I left Weller chuckling and headed back toward town. This was news. Sickness, death, any kind of change in familial status was fodder for the Bulletin. Especially if it involved Orville McGinchy. Most especially if he was being treated by Martin Kramer. The entire town knew of their feud. It had been going on for years. McGinchy had married late in life. The doctor had never married, though he had once been engaged. Everyone knew the story. The engagement between the doctor and his fiancée had been hastily terminated when McGinchy proposed to the same girl: the woman who was now his wife of some twenty-odd years. The two men had actively avoided one another since that affair. I knew McGinchy's condition must be serious indeed if his wife had called for Doc Kramer. And I knew Doc Kramer would respond to her only if it were a life-and-death situation. So I hurried to McGinchy's.
Madeline McGinchy answered my knock. "Oh, it's you, James."
"Is it very bad?"
"Martin sent me out of the room. I don't know why. I'm afraid I'm going to lose him," she sobbed.
I put my arm around her shoulders, not knowing what else to do. I sat her down on the sofa and waited next to her. Nearly an hour went by. Finally, the bedroom door creaked open above, and we both tensed as Doc Kramer shuffled down the stairs.
How haggard he looked! Normally a robust man, his face now conveyed a pallor most unnatural.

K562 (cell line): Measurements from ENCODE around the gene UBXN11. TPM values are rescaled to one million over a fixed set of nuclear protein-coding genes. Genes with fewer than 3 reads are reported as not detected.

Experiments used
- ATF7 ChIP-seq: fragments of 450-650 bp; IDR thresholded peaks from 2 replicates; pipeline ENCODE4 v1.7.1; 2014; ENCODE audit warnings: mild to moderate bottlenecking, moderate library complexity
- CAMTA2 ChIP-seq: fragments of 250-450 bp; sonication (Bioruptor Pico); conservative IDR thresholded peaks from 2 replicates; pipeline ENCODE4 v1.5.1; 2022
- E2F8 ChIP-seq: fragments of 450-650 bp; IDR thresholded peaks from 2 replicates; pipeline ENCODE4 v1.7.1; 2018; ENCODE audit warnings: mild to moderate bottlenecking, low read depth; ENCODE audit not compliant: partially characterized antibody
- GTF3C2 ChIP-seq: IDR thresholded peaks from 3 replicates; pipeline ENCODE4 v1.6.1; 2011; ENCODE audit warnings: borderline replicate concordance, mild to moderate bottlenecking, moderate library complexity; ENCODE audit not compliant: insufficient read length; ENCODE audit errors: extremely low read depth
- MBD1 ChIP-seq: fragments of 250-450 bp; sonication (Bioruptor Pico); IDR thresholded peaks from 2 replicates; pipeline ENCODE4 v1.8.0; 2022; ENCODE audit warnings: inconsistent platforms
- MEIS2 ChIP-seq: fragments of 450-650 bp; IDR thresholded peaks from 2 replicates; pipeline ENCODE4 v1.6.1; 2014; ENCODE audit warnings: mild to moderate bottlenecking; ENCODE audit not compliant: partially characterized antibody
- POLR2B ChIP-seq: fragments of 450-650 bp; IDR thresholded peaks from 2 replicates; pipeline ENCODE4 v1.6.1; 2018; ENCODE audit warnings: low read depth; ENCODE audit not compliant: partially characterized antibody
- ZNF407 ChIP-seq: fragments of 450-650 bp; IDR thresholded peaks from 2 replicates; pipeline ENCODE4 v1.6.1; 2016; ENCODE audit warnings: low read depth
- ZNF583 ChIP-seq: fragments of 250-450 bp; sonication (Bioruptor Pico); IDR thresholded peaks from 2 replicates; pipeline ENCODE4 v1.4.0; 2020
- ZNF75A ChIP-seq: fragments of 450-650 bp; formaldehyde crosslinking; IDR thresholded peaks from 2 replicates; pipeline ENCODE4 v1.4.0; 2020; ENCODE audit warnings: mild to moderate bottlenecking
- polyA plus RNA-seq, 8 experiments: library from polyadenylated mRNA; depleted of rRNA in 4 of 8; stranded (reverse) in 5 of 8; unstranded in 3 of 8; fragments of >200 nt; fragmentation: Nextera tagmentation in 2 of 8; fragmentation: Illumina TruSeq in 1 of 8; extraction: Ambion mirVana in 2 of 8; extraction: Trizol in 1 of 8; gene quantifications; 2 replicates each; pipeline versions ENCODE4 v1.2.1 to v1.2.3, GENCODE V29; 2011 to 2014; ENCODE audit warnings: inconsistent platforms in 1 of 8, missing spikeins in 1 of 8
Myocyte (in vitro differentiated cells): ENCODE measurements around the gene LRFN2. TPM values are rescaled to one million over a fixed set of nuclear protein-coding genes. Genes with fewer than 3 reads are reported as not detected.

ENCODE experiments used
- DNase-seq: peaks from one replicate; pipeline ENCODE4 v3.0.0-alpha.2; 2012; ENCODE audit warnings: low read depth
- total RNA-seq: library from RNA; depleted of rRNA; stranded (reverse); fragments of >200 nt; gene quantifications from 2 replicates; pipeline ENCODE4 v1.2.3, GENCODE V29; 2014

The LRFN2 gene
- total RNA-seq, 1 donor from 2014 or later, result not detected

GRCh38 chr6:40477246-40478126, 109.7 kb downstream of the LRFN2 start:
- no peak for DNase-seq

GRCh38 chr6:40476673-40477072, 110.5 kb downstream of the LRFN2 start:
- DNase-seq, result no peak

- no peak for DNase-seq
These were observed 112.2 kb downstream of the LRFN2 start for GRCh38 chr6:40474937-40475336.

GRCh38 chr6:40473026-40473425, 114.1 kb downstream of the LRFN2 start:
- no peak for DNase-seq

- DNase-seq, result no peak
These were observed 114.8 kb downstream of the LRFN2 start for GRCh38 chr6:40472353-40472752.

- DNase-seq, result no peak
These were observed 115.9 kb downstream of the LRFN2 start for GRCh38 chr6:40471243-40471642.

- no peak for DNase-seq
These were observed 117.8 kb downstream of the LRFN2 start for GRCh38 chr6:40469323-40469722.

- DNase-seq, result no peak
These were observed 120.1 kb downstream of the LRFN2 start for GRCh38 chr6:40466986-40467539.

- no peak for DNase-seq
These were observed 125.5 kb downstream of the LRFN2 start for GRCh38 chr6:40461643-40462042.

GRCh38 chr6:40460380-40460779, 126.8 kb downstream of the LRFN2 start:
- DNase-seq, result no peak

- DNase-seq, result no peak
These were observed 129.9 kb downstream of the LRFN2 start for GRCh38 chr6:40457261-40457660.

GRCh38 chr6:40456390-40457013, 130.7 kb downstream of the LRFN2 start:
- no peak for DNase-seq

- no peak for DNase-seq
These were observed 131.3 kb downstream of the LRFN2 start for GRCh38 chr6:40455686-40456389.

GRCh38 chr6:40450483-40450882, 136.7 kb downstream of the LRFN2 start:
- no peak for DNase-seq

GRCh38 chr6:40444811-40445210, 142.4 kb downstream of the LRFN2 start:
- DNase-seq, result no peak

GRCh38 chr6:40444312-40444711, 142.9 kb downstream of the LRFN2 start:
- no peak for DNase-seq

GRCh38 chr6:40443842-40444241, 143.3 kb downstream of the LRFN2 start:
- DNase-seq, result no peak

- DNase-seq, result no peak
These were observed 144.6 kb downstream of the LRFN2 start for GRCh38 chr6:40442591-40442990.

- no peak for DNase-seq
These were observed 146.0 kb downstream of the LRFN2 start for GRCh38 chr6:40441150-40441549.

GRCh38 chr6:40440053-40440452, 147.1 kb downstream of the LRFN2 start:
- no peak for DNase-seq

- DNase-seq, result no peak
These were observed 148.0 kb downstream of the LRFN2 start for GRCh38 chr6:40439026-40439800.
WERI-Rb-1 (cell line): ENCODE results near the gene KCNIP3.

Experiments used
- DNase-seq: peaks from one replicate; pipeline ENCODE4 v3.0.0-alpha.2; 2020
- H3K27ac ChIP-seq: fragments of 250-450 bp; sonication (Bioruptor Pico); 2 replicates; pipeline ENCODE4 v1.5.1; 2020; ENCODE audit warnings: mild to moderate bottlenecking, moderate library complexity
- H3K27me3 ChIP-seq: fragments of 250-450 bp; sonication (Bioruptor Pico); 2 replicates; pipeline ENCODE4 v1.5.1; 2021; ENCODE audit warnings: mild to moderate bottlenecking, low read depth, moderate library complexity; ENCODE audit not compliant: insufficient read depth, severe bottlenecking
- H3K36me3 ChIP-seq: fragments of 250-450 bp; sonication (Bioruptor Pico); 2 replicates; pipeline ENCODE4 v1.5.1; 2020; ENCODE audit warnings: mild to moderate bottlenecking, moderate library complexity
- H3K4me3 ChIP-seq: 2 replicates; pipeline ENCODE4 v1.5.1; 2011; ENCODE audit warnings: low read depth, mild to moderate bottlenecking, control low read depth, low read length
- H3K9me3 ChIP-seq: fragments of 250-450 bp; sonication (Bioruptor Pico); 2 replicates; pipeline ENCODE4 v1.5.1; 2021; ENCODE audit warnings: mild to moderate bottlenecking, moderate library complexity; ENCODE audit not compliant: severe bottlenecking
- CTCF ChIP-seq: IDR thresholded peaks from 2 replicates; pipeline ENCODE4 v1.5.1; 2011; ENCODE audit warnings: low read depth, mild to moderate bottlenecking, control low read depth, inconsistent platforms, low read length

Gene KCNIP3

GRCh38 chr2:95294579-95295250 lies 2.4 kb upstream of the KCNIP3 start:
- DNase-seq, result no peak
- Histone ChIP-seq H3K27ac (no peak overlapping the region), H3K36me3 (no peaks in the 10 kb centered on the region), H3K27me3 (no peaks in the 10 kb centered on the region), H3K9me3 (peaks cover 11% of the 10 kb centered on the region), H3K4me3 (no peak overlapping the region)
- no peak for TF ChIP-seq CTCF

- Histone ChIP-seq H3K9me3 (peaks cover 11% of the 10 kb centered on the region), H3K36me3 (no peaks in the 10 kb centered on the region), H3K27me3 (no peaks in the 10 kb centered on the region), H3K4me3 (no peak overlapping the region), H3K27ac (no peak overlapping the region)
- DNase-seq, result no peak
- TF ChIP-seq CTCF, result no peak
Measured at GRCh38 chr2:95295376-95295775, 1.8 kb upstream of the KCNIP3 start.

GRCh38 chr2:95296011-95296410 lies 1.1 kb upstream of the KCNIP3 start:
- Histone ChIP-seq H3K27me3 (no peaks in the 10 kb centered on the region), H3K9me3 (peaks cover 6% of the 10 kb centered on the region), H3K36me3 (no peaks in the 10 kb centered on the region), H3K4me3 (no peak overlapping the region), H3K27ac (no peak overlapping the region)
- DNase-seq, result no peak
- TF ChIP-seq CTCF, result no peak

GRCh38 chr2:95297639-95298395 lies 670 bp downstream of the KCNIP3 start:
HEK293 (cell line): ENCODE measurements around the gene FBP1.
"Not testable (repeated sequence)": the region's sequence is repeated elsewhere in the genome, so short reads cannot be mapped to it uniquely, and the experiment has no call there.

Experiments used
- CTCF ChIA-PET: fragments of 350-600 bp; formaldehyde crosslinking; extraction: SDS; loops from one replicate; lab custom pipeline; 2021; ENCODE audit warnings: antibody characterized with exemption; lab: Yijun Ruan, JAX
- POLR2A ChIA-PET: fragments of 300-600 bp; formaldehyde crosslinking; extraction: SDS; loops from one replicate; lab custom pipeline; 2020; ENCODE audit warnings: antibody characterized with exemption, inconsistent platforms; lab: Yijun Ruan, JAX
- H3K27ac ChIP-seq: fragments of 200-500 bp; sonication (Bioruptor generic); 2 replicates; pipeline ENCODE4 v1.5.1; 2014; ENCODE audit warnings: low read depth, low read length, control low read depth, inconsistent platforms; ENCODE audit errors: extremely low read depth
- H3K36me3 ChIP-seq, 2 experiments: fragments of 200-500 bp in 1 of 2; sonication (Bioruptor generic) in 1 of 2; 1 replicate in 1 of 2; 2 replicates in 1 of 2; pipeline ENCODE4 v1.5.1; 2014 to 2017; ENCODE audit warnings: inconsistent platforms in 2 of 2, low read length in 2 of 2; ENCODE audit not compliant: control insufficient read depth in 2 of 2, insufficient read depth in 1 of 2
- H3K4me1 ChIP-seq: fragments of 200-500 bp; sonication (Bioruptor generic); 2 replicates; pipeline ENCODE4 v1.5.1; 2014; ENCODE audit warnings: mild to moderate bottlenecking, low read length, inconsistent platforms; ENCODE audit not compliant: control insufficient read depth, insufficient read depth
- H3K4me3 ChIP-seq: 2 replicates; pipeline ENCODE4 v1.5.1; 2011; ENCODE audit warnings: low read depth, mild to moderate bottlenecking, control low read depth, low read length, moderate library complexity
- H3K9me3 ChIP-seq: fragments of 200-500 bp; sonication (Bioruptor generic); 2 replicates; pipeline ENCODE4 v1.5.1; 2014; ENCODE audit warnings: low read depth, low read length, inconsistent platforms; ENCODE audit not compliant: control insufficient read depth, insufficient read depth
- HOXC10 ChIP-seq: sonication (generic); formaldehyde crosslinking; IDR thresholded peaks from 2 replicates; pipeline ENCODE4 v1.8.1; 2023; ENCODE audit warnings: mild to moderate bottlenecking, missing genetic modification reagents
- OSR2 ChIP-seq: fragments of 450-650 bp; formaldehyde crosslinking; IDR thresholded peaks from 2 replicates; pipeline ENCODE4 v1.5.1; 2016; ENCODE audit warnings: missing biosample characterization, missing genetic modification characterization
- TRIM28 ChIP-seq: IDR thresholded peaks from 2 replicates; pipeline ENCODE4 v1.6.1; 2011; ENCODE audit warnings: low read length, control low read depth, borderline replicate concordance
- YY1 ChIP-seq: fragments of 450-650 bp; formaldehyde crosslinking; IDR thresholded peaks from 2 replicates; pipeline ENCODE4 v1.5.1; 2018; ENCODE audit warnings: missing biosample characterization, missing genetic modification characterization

"What is it, Martin?" I asked.
He lowered his head and mumbled, barely audibly, "I'm afraid he's gone."
With that Madeline lost control.
Martin reached out to touch her but pulled his hand back. I put my arm around her again. "I'm so sorry, Madeline," I said.
Doc Kramer and I stood silently as the new widow wept. Finally, between sobs, she asked, "What do I do now?"
I cleared my throat. "Well, arrangements need to be made...."
"Would you like me to do that for you, Madeline?" Doc Kramer asked in a soft voice.
"Oh, would you? I just couldn't. I..." She broke down again.
Doc Kramer looked at me and nodded. "I'll take care of everything."
We settled Madeline down and she made a few phone calls. When her sister arrived, Martin administered a sedative to her and beckoned me to follow him outside. Grasping me tightly by the arm, he said, "If you pass by Weller's, have him prepare a grave immediately."
"I just passed there, and he's knee-deep in one already."
Martin's eyes widened. He turned away and hurried off without saying another word.
I put out a special edition that day on the death of Orville McGinchy. Doc Kramer arranged for the viewing to take place early next morning with the burial immediately after.
Doc Kramer skipped the viewing and the trip to the graveyard, and I thought that odd.
Madeline thanked me for my Bulletin story. I presumed she was referring to my adding the angle of a twenty-year feud ending upon the deathbed of one of the participants, though I had little basis for the story.